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Old 7th April 2018, 06:34 PM   #1
ariel
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Default Unusual nimcha blade: need help

Here is a run-of-the-mill Moroccan Nimcha.
One unusual thing about it is its blade.
As a rule, Nimchas carry curved saber blade, and the majority I have encountered thus far are European trade examples.
This one has straight blade with large false edge. Also, locally-made blades have 3 narrow fullers. This one has 7.
The fullering and the false edge ( and, to a much less degree, straight construction) are very different from the usual local pattern. No markings to claim European origin.

Is this a more sophisticated local production?
Or, trade European blade with no markings?
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Old 7th April 2018, 08:26 PM   #2
Jens Nordlunde
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Ariel,
The number of fullers seem to be very big, but what about the ricasso?
As you know I do know very little about these swords.
Jens
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Old 7th April 2018, 09:18 PM   #3
fernando
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How about a close up of the blade far to the right, where the fullers converge.
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Old 7th April 2018, 10:18 PM   #4
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Quote:
Originally Posted by ariel
As a rule, Nimchas carry curved saber blade, and the majority I have encountered thus far are European trade examples.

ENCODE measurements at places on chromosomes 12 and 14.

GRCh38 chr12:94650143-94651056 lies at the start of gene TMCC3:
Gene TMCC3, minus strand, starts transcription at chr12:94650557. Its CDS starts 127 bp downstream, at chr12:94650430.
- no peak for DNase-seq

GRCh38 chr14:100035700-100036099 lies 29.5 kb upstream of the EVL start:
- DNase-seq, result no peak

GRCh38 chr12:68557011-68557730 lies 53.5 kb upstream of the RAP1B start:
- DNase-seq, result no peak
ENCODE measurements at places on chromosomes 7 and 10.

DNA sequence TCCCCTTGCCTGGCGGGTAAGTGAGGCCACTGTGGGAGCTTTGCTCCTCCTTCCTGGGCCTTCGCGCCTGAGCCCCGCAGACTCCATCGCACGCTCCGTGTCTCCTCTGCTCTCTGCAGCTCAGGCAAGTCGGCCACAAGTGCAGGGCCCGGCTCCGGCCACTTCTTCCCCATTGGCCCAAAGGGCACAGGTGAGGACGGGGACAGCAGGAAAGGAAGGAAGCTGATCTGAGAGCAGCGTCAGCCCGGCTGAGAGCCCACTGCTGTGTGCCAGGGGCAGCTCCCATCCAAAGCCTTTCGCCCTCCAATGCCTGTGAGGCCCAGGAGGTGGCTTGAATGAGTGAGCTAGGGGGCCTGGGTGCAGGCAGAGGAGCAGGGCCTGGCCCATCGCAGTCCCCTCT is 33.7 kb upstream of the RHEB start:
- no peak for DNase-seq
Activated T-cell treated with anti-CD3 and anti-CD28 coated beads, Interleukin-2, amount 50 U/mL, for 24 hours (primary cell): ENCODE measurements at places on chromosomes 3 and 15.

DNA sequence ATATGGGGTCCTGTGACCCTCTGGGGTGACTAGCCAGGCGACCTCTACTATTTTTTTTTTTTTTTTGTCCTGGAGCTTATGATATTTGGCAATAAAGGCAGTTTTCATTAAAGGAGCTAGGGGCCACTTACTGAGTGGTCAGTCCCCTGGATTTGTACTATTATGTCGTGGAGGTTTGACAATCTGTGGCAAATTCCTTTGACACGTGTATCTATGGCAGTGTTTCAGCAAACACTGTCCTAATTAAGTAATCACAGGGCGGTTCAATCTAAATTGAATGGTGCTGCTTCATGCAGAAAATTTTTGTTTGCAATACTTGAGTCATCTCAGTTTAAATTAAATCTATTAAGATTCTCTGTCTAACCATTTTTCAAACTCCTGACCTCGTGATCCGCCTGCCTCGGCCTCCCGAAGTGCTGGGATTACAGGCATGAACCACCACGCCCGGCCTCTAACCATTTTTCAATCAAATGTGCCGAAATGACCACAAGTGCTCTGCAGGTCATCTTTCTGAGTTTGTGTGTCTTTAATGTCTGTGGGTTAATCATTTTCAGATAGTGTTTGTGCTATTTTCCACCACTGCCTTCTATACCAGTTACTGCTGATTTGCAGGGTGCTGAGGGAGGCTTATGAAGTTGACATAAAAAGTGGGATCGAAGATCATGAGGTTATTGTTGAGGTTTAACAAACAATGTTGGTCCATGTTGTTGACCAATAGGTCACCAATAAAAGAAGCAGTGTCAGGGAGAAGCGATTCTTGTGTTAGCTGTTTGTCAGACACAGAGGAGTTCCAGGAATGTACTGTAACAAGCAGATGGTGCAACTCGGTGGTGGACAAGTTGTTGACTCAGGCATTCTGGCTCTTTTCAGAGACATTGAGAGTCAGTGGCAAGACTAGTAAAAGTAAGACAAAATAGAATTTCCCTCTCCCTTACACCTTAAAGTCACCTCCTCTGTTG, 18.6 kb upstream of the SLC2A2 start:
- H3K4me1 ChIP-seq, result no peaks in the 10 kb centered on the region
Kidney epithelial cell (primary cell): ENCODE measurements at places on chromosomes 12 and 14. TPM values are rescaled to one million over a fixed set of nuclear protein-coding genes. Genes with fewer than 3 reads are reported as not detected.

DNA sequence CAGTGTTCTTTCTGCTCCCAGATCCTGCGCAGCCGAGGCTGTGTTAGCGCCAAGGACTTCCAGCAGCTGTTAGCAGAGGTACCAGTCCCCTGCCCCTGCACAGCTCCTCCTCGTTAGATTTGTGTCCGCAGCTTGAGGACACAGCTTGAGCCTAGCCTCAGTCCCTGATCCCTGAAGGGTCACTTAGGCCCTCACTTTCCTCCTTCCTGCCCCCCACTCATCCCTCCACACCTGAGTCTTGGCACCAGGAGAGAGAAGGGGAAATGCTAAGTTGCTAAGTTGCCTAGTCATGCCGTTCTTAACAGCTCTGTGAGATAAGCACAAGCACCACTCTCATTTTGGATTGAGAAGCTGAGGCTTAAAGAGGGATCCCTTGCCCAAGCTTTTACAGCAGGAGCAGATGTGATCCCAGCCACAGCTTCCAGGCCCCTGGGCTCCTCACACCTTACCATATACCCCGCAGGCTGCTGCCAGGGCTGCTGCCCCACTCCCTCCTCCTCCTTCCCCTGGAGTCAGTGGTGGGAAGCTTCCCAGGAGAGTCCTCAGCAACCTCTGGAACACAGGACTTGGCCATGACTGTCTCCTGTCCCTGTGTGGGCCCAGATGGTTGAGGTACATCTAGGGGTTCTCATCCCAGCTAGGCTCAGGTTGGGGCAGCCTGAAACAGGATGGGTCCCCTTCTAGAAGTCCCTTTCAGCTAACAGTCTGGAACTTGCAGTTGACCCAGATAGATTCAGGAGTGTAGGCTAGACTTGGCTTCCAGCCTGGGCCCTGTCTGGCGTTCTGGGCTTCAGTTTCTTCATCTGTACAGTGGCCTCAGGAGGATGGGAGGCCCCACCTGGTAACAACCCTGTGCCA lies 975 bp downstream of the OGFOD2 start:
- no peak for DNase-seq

Hi Ariel
I've seen many straight blades on nimchas, it's not uncommon,
most of the time old imported blades
But I can't say nothing about this blade.
Kubur
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Old 8th April 2018, 12:41 AM   #5
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Here is the distal part of the blade with converging fullers.
I checked all my Arabian swords, including 2 Nimchas from Morocco: none of them have a ricasso, including trade European blades.
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Old 8th April 2018, 01:27 AM   #6
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Ariel, glad you acquired this sword and thank you for sharing it here for discussion. From what I remember from the auction pictures you have also done an excellent job cleaning it. I wonder if the blade could be Indian due to the ricasso and the uneven fullering.

Teodor
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Old 8th April 2018, 09:31 AM   #7
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Quote:
Originally Posted by TVV
... I wonder if the blade could be Indian due to the ricasso and the uneven fullering...

That's what i was daring to guess ... on an uneducated basis, though.
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Old 8th April 2018, 01:05 PM   #8
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Me too, Indian is reasonnable.
Now the question is do you think that the blade was added by a collector recently or in Morocco in the 18th 19th c.?
I'm very suspicious about an Indian blade on a Moroccan nimcha...
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Old 8th April 2018, 01:13 PM   #9
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Guys,
Ricasso serves as a differentiating sign only between Indian and Persian Shamshir blades. Many European blades had ricasso and I wonder whether Indians not borrowed the idea of a ricasso from Europe.
I will have to look at my Indian straight- bladed ones.
Thanks to Jens for his gentle hint.
Fernando, did the converging fullers help you?
TVV, the cleaning job has just begun:-) Its wooden handle is dirty, dry and cracked, and has a lot of nasty thin splinters and worm holes. I will have to polish it, otherwise I would not be able to hold it without thick gloves. Then the natural wood color will disappear. Would staining it ( say, dark mahogany) be appropriate? Also, would filling the holes with stainable filler be OK?
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Old 8th April 2018, 01:18 PM   #10
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Kubur,